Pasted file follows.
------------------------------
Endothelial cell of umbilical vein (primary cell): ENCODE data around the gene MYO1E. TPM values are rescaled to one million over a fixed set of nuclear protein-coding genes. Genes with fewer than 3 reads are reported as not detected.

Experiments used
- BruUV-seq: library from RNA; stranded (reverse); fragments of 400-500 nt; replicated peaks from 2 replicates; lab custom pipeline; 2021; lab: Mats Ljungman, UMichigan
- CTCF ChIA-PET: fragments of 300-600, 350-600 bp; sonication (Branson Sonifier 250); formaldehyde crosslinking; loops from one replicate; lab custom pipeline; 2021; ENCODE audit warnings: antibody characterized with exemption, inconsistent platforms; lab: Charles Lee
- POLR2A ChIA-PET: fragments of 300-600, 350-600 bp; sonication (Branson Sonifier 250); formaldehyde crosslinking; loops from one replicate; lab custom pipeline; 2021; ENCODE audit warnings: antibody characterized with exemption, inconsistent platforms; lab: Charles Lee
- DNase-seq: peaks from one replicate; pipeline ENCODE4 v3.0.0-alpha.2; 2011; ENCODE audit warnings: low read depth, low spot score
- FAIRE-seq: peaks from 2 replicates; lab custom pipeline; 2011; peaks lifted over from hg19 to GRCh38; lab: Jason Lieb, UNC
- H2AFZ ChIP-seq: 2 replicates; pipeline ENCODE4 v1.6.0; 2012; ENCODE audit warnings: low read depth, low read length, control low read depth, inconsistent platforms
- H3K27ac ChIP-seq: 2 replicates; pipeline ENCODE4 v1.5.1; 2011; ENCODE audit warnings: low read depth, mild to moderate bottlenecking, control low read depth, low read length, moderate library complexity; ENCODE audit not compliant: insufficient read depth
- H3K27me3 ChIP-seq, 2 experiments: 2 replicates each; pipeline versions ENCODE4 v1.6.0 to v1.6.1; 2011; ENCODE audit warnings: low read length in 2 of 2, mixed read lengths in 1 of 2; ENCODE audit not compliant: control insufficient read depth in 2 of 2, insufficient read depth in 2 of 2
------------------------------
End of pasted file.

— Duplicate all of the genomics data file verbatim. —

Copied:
Endothelial cell of umbilical vein (primary cell): ENCODE data around the gene MYO1E. TPM values are rescaled to one million over a fixed set of nuclear protein-coding genes. Genes with fewer than 3 reads are reported as not detected.

Experiments used
- BruUV-seq: library from RNA; stranded (reverse); fragments of 400-500 nt; replicated peaks from 2 replicates; lab custom pipeline; 2021; lab: Mats Ljungman, UMichigan
- CTCF ChIA-PET: fragments of 300-600, 350-600 bp; sonication (Branson Sonifier 250); formaldehyde crosslinking; loops from one replicate; lab custom pipeline; 2021; ENCODE audit warnings: antibody characterized with exemption, inconsistent platforms; lab: Charles Lee
- POLR2A ChIA-PET: fragments of 300-600, 350-600 bp; sonication (Branson Sonifier 250); formaldehyde crosslinking; loops from one replicate; lab custom pipeline; 2021; ENCODE audit warnings: antibody characterized with exemption, inconsistent platforms; lab: Charles Lee
- DNase-seq: peaks from one replicate; pipeline ENCODE4 v3.0.0-alpha.2; 2011; ENCODE audit warnings: low read depth, low spot score
- FAIRE-seq: peaks from 2 replicates; lab custom pipeline; 2011; peaks lifted over from hg19 to GRCh38; lab: Jason Lieb, UNC
- H2AFZ ChIP-seq: 2 replicates; pipeline ENCODE4 v1.6.0; 2012; ENCODE audit warnings: low read depth, low read length, control low read depth, inconsistent platforms
- H3K27ac ChIP-seq: 2 replicates; pipeline ENCODE4 v1.5.1; 2011; ENCODE audit warnings: low read depth, mild to moderate bottlenecking, control low read depth, low read length, moderate library complexity; ENCODE audit not compliant: insufficient read depth
- H3K27me3 ChIP-seq, 2 experiments: 2 replicates each; pipeline versions ENCODE4 v1.6.0 to v1.6.1; 2011; ENCODE audit warnings: low read length in 2 of 2, mixed read lengths in 1 of 2; ENCODE audit not compliant: control insufficient read depth in 2 of 2, insufficient read depth in 2 of 2